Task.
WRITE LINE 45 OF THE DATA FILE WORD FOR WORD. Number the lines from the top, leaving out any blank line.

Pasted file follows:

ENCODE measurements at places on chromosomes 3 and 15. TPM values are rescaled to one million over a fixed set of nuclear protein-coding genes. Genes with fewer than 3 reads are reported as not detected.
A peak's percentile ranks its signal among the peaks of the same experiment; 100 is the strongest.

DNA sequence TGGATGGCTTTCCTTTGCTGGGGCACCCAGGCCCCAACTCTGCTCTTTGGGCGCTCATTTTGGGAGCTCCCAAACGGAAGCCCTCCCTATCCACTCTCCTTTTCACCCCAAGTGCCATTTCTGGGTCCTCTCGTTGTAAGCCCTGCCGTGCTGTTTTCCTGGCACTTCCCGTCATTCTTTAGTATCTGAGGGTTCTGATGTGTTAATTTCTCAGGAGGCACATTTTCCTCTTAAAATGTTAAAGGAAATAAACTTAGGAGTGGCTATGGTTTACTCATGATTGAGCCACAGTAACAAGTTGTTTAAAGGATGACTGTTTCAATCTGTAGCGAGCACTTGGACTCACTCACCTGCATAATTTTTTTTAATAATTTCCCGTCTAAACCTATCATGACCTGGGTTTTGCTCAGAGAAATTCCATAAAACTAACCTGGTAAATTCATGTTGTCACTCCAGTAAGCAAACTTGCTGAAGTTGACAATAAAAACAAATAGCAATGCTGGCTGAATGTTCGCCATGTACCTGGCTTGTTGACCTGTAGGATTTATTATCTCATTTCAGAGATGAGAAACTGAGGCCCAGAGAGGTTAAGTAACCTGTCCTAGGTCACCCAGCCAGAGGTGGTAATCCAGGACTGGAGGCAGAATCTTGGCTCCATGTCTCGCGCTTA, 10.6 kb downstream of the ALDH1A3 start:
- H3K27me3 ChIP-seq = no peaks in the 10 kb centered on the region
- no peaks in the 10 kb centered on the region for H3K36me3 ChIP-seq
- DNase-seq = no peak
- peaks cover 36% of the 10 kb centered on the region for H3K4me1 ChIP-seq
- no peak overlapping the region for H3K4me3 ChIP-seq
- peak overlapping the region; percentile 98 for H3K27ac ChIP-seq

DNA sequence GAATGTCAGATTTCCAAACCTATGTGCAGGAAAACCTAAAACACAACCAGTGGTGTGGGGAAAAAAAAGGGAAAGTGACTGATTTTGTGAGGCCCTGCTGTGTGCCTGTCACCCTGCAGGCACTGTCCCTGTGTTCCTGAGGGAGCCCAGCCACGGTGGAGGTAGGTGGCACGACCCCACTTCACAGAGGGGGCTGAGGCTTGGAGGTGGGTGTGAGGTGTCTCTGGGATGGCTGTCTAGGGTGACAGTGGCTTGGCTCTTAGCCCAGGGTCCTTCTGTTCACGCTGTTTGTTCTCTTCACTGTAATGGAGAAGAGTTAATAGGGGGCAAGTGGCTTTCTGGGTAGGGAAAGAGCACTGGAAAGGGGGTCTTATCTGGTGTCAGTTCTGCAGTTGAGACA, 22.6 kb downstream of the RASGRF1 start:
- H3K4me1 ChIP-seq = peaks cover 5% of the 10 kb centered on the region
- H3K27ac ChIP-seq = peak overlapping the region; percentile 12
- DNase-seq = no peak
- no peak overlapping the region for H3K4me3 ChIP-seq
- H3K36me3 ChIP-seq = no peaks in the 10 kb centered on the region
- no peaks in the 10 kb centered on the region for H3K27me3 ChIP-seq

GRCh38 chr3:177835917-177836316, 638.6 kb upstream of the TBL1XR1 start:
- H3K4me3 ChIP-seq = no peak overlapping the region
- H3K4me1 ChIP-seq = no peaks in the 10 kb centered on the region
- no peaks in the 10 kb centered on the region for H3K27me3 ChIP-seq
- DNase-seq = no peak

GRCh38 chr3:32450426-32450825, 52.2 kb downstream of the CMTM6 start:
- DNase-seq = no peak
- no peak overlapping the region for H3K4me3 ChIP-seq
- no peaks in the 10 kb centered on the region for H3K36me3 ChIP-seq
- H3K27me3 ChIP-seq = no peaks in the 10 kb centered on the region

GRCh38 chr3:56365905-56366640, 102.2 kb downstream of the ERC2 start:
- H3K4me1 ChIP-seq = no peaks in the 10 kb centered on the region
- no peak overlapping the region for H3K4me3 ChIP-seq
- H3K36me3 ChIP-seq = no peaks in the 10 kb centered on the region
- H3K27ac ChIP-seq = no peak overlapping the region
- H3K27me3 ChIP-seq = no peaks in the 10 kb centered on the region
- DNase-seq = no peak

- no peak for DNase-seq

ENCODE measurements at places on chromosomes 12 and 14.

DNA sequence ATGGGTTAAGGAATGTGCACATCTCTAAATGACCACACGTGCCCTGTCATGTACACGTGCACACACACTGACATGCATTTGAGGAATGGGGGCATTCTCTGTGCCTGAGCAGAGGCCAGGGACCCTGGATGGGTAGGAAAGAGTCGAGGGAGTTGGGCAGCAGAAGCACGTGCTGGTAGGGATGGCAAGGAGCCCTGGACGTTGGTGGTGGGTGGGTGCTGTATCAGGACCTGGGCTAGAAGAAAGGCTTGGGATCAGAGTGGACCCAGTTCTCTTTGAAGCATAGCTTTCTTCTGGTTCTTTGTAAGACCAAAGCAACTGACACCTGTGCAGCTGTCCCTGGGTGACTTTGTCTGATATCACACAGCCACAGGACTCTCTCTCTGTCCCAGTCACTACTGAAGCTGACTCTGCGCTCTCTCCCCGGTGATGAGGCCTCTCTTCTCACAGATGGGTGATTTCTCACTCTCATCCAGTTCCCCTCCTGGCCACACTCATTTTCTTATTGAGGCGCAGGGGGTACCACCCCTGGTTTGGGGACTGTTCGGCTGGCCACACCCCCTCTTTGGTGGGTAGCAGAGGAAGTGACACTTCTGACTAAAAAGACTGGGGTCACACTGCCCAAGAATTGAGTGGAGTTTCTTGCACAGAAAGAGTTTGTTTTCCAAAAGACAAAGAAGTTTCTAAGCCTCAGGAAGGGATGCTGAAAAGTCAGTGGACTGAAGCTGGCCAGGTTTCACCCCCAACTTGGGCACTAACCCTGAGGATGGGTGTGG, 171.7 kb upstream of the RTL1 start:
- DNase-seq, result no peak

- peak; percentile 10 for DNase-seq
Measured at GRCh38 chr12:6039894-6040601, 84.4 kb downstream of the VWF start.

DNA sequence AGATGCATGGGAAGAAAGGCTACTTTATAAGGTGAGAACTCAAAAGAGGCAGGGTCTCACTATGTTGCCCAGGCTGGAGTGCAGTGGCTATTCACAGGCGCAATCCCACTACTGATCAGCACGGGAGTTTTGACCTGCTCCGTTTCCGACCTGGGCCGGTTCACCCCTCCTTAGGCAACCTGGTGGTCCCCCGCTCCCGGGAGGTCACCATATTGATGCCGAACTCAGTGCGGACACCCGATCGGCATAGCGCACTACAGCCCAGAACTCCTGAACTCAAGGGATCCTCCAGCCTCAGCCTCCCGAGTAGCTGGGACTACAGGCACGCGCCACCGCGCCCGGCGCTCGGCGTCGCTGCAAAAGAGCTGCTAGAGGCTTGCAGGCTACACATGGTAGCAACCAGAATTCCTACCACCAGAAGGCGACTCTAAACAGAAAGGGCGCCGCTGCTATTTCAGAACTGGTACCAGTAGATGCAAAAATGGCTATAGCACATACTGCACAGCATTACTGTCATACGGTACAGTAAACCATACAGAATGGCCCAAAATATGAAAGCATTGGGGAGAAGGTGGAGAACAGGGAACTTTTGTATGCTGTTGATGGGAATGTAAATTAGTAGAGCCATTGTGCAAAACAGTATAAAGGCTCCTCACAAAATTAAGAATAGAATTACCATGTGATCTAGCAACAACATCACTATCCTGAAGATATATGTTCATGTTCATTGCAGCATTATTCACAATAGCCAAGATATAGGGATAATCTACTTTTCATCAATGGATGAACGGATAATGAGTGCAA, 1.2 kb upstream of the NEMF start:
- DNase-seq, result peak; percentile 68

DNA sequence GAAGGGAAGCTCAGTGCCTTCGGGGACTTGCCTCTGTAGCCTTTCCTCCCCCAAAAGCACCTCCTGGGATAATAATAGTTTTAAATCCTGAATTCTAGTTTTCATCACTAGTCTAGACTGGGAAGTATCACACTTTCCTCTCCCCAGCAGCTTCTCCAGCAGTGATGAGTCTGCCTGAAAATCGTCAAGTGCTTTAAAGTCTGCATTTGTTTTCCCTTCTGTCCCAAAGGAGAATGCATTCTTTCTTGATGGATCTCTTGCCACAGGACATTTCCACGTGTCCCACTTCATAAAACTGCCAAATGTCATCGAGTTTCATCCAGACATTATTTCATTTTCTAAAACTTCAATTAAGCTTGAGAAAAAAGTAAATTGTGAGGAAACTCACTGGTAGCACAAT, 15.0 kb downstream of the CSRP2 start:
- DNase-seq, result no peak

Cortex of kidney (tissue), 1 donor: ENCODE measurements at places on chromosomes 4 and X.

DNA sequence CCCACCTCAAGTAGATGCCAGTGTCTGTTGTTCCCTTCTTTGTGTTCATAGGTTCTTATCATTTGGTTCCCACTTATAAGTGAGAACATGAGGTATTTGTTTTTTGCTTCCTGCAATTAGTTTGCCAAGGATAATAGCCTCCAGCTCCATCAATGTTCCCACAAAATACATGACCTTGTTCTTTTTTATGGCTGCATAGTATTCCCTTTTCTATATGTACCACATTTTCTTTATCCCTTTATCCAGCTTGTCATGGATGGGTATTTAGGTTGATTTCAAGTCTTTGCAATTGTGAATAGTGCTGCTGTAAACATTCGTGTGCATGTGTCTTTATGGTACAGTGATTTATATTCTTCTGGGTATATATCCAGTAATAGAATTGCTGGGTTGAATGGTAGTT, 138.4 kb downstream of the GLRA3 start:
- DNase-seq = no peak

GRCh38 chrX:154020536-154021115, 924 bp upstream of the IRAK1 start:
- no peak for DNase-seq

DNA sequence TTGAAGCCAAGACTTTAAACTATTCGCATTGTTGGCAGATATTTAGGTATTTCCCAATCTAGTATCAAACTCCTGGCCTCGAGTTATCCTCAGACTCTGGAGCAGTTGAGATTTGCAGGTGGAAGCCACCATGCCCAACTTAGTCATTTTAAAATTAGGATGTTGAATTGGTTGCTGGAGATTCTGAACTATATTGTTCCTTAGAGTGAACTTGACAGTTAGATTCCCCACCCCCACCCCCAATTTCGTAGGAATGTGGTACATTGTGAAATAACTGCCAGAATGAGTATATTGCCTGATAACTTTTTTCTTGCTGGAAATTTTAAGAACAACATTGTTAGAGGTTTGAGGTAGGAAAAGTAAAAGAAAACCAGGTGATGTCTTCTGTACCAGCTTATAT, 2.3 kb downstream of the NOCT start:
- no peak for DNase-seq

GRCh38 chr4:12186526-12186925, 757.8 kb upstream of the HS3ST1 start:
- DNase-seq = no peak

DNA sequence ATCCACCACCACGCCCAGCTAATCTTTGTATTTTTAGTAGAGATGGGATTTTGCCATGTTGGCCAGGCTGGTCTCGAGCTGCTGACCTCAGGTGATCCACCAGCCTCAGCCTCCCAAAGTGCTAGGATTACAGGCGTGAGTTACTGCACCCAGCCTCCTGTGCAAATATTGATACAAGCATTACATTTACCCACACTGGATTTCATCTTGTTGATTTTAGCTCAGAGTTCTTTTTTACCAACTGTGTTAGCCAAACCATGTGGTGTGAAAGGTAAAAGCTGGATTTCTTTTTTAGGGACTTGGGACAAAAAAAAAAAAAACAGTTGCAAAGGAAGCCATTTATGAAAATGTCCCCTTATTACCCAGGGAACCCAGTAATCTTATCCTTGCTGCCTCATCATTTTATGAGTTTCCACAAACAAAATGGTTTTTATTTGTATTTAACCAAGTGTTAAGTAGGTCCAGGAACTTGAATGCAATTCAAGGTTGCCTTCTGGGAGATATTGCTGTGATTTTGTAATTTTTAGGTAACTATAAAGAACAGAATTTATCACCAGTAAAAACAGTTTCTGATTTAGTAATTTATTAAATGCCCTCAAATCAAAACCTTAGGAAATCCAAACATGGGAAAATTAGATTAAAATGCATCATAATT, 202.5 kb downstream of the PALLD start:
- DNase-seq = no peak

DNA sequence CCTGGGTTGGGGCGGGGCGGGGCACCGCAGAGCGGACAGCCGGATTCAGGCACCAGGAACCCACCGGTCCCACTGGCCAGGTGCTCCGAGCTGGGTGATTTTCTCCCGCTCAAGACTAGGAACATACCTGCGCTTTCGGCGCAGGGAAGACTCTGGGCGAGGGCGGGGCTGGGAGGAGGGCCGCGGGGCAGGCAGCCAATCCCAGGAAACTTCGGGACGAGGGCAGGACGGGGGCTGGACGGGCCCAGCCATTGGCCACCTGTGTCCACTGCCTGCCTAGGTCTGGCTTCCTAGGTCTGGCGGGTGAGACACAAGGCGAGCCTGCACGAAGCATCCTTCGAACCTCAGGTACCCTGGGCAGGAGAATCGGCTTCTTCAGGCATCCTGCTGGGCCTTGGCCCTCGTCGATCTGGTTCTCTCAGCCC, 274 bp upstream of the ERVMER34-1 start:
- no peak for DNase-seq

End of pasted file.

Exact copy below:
DNA sequence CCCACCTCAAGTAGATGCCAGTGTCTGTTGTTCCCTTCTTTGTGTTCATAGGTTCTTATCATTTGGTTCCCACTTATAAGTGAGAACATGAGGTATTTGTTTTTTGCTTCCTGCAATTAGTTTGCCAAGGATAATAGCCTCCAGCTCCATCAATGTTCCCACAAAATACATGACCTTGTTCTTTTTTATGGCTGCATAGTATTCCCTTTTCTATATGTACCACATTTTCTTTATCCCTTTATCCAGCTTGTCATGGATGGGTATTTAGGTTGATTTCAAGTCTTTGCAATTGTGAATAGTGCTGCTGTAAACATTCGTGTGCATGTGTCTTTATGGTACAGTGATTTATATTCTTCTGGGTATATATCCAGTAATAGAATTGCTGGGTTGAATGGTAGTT, 138.4 kb downstream of the GLRA3 start: